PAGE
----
How Investment Banking Is Done

By Matt Krantz, Robert R. Johnson

Investment banking isn’t just a theory or subject. Investment banking isn’t just an economic function, either. Investment banking is a profession that requires the efforts and expertise of armies of trained financial experts. You may have studied English in college, for instance, but you don’t “do” English. But you can practice investment banking.

Find the financial statements

Chocolate factories need milk, sugar, and cocoa to produce their delicious products. But the raw materials used by many investment banking firms is the information contained on the financial statements. These documents released by companies provide investment bankers with much of the information they need to start analyzing companies and looking for investment banking opportunities.

But these important documents can’t do you any good if you can’t find them. There you discover tools that make it easy for an expert investment banker to retrieve and find all the relevant data from the financial statements, even information the companies may not realized is as valuable as it is.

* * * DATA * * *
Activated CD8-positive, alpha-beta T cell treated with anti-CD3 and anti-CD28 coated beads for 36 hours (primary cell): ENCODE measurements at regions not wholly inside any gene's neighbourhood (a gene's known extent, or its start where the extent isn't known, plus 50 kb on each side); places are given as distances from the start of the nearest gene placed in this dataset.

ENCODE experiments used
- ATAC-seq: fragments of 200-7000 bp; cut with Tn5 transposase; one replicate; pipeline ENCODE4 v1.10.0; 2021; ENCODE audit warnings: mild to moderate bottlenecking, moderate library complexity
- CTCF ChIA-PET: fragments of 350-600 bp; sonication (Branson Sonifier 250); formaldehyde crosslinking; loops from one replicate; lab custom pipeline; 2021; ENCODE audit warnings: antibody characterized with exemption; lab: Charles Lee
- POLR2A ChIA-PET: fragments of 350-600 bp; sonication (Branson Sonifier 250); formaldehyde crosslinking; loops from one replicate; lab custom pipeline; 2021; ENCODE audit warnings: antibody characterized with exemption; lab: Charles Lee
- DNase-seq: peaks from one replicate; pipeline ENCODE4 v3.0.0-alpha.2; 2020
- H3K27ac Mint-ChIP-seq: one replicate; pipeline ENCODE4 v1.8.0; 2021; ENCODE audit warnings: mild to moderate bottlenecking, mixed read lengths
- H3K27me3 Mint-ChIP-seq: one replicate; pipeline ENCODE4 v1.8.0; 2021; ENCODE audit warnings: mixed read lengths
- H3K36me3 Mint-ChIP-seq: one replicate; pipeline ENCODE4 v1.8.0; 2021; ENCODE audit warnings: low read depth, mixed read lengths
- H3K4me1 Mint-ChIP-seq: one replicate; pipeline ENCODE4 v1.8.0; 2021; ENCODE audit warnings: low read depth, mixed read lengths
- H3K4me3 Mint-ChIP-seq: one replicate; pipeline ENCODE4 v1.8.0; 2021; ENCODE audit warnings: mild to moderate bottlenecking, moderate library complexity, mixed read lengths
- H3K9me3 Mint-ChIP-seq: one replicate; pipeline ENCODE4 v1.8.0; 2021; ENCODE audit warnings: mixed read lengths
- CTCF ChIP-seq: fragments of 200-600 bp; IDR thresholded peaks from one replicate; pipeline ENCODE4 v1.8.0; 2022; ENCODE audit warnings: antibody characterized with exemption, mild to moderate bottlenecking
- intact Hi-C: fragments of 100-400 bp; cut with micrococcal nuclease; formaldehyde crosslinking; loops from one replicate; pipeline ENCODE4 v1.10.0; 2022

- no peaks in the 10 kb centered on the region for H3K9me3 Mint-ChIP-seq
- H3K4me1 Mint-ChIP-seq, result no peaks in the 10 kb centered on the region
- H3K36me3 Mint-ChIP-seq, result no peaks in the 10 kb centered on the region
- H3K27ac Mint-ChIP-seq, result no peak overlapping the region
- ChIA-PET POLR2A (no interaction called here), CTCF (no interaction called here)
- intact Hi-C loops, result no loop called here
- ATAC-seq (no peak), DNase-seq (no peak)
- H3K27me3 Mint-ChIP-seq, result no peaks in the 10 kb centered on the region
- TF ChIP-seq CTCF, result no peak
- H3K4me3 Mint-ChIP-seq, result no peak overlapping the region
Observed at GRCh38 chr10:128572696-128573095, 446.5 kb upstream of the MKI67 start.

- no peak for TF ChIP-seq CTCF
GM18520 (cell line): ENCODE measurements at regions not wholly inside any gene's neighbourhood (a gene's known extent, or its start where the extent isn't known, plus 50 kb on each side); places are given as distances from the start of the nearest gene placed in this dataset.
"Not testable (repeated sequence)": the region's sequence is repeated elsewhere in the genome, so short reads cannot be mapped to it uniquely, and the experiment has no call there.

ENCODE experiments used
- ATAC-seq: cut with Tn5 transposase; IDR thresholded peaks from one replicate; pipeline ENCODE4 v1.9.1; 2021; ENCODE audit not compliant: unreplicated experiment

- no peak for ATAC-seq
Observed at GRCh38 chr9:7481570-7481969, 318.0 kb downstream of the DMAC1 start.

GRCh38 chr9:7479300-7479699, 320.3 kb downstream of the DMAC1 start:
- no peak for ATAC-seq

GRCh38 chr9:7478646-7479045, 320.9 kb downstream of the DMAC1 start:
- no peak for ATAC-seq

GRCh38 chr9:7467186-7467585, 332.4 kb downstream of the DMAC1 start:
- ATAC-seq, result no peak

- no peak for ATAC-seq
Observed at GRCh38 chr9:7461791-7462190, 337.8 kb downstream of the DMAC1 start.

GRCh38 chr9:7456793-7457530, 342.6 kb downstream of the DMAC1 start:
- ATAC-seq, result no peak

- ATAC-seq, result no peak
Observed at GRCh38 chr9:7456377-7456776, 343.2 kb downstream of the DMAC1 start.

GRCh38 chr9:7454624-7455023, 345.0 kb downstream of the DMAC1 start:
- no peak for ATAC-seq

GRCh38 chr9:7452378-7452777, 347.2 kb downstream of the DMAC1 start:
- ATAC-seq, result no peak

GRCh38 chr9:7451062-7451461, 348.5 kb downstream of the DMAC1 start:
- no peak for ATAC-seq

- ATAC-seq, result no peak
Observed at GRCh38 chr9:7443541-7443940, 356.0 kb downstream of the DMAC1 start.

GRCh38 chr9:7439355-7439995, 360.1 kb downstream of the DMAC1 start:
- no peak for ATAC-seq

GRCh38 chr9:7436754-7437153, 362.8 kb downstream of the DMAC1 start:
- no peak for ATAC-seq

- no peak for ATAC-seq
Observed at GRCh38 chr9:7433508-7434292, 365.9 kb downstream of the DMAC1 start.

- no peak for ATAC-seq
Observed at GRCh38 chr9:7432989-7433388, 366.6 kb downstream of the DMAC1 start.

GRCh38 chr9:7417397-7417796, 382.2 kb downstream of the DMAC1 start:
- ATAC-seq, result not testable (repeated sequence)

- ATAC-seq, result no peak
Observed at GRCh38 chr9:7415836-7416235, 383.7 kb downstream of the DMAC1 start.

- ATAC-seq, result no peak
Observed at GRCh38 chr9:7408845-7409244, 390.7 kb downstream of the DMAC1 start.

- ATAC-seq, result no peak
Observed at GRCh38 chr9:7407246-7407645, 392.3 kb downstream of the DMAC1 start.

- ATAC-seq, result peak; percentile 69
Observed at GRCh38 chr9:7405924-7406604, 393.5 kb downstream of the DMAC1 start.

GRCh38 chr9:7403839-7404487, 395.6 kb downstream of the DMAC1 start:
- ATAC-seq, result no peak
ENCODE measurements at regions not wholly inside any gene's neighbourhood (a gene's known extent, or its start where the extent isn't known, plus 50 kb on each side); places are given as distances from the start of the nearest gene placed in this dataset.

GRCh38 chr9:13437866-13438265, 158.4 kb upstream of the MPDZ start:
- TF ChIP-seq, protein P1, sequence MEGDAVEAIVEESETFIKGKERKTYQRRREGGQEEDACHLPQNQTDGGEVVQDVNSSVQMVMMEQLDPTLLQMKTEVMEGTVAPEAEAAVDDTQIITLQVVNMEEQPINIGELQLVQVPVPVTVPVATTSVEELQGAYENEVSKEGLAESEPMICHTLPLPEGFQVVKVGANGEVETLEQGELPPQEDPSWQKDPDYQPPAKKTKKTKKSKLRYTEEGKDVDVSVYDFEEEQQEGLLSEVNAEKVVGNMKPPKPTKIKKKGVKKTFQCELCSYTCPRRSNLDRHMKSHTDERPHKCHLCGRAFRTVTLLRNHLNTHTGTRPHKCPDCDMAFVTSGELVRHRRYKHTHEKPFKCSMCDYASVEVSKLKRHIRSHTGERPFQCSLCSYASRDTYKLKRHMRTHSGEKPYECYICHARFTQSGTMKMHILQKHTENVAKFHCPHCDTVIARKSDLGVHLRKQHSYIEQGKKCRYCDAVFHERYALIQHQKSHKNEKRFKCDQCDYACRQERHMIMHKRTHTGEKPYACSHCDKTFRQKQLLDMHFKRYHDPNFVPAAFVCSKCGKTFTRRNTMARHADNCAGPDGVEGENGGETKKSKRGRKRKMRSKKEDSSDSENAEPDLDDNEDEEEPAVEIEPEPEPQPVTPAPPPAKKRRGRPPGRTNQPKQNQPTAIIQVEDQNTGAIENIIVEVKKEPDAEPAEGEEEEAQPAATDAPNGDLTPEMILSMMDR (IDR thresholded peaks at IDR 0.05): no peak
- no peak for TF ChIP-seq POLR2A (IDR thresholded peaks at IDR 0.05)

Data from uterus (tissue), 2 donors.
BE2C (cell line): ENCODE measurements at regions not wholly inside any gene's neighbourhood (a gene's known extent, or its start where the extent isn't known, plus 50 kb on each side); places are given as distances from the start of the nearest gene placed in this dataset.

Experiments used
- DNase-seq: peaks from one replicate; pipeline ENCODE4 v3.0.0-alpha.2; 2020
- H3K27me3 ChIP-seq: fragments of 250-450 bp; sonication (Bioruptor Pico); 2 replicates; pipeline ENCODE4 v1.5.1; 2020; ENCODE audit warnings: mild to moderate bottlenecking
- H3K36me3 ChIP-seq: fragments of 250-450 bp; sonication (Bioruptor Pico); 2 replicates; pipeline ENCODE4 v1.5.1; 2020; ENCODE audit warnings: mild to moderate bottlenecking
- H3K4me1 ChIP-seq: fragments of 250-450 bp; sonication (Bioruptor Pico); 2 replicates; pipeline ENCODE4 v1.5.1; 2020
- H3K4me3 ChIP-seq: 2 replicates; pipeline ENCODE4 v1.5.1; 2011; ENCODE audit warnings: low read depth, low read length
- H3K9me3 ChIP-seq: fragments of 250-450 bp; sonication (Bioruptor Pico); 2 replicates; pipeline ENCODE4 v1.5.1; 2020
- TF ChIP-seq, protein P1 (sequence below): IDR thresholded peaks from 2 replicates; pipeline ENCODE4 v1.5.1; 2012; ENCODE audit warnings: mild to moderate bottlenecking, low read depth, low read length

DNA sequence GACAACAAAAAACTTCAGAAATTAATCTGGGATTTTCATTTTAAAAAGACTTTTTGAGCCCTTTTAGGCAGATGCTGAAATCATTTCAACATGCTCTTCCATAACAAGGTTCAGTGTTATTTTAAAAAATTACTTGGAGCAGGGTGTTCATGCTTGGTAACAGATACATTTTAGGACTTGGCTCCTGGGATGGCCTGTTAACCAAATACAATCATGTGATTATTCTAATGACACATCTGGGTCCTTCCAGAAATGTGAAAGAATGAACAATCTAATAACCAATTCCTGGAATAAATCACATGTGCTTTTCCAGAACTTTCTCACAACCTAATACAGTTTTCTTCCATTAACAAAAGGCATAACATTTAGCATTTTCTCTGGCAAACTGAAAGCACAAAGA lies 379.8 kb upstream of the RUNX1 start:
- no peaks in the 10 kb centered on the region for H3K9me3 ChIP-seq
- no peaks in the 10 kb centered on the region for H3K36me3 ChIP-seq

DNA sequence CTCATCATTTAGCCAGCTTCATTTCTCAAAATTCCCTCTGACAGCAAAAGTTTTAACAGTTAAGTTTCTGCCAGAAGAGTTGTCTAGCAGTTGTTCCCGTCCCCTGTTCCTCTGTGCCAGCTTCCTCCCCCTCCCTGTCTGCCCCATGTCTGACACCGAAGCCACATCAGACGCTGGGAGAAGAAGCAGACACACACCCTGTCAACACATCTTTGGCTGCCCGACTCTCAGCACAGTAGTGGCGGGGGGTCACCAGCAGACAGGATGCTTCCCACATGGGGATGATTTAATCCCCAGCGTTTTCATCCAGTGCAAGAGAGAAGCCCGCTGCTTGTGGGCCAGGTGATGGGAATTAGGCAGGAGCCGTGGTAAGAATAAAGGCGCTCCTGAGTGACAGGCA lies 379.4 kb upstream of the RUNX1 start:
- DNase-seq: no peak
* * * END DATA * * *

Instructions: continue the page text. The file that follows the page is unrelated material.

The importance of financial statements and ratios

Investment bankers in the movies may be best known for roaming the concrete alleys of Wall Street, ears glued to their cellphones, constantly on the hunt for deals. But much of the most important work done by investment bankers is done in front of a computer screen, examining rows of numbers and statistics using spreadsheets and other financial analysis tools.

Investment bankers know it’s not necessary to read financial statements from cover to cover like a book. Financial statements can be read in sections — you jump to areas that interest you at the time. Additionally, some of the best insights that come from the financial statements result from putting the numbers through the paces by applying financial ratios.

Past transactions

Putting a price tag on companies and other investments is a big part of what investment bankers do. There’s no shortage of analysis tools that investors can use to calculate the value of companies. Investment bankers use ratios, such as the price-to-earnings ratio and price-to-book ratio, to value companies.

Sometimes, though, the best yardstick of a company’s value isn’t what an investment banker can calculate, but what the market will bear. Understanding how to obtain and analyze past transactions is one way investment bankers can accurately gauge the value that investors will likely put on a company.

The value of fixed income

Splashy debuts of new companies and their stocks often grab the attention of individual investors. Who can’t resist the success story of an entrepreneur with a dream who brings a company to sell shares to the public for the first time and becomes an instant millionaire? That’s the American way.

But although equity IPOs may get all the attention, much of the heavy lifting of the financial markets is done using fixed-income instruments, also known as debt. Investment bankers are critical cogs in the process of helping companies borrow money at attractive rates in the bond market.